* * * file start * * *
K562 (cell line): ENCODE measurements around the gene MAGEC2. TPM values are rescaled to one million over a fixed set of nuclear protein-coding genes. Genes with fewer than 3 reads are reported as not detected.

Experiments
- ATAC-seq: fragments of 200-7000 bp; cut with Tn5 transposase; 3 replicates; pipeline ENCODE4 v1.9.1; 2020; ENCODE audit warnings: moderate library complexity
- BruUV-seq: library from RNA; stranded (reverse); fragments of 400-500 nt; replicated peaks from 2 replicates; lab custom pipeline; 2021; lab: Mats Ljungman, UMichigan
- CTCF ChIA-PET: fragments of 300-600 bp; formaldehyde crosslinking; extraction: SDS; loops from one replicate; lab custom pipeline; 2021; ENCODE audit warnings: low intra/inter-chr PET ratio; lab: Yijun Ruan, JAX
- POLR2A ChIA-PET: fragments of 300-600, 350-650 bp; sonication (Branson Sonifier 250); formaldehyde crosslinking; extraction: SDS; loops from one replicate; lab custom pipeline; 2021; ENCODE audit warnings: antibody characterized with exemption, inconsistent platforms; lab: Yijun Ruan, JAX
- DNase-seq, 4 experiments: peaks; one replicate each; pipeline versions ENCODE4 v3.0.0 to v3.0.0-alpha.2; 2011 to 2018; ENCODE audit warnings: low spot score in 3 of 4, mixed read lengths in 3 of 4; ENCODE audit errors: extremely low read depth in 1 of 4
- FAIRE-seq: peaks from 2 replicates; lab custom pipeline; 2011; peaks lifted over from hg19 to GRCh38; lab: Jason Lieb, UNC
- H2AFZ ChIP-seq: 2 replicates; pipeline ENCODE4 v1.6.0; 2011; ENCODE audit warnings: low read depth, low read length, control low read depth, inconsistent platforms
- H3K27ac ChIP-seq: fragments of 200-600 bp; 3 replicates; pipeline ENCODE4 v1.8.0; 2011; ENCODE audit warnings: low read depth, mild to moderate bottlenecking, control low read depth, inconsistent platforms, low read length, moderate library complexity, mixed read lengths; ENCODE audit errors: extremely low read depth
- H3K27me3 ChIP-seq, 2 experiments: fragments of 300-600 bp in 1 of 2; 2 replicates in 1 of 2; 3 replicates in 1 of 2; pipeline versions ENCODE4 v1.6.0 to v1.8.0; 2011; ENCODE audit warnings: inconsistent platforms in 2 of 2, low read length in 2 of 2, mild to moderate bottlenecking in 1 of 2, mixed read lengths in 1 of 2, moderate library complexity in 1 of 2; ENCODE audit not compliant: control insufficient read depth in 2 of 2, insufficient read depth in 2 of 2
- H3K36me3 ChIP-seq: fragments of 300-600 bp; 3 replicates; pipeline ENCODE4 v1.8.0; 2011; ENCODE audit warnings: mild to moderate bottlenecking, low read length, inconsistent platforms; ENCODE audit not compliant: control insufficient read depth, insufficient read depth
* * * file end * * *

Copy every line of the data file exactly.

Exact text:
K562 (cell line): ENCODE measurements around the gene MAGEC2. TPM values are rescaled to one million over a fixed set of nuclear protein-coding genes. Genes with fewer than 3 reads are reported as not detected.

Experiments
- ATAC-seq: fragments of 200-7000 bp; cut with Tn5 transposase; 3 replicates; pipeline ENCODE4 v1.9.1; 2020; ENCODE audit warnings: moderate library complexity
- BruUV-seq: library from RNA; stranded (reverse); fragments of 400-500 nt; replicated peaks from 2 replicates; lab custom pipeline; 2021; lab: Mats Ljungman, UMichigan
- CTCF ChIA-PET: fragments of 300-600 bp; formaldehyde crosslinking; extraction: SDS; loops from one replicate; lab custom pipeline; 2021; ENCODE audit warnings: low intra/inter-chr PET ratio; lab: Yijun Ruan, JAX
- POLR2A ChIA-PET: fragments of 300-600, 350-650 bp; sonication (Branson Sonifier 250); formaldehyde crosslinking; extraction: SDS; loops from one replicate; lab custom pipeline; 2021; ENCODE audit warnings: antibody characterized with exemption, inconsistent platforms; lab: Yijun Ruan, JAX
- DNase-seq, 4 experiments: peaks; one replicate each; pipeline versions ENCODE4 v3.0.0 to v3.0.0-alpha.2; 2011 to 2018; ENCODE audit warnings: low spot score in 3 of 4, mixed read lengths in 3 of 4; ENCODE audit errors: extremely low read depth in 1 of 4
- FAIRE-seq: peaks from 2 replicates; lab custom pipeline; 2011; peaks lifted over from hg19 to GRCh38; lab: Jason Lieb, UNC
- H2AFZ ChIP-seq: 2 replicates; pipeline ENCODE4 v1.6.0; 2011; ENCODE audit warnings: low read depth, low read length, control low read depth, inconsistent platforms
- H3K27ac ChIP-seq: fragments of 200-600 bp; 3 replicates; pipeline ENCODE4 v1.8.0; 2011; ENCODE audit warnings: low read depth, mild to moderate bottlenecking, control low read depth, inconsistent platforms, low read length, moderate library complexity, mixed read lengths; ENCODE audit errors: extremely low read depth
- H3K27me3 ChIP-seq, 2 experiments: fragments of 300-600 bp in 1 of 2; 2 replicates in 1 of 2; 3 replicates in 1 of 2; pipeline versions ENCODE4 v1.6.0 to v1.8.0; 2011; ENCODE audit warnings: inconsistent platforms in 2 of 2, low read length in 2 of 2, mild to moderate bottlenecking in 1 of 2, mixed read lengths in 1 of 2, moderate library complexity in 1 of 2; ENCODE audit not compliant: control insufficient read depth in 2 of 2, insufficient read depth in 2 of 2
- H3K36me3 ChIP-seq: fragments of 300-600 bp; 3 replicates; pipeline ENCODE4 v1.8.0; 2011; ENCODE audit warnings: mild to moderate bottlenecking, low read length, inconsistent platforms; ENCODE audit not compliant: control insufficient read depth, insufficient read depth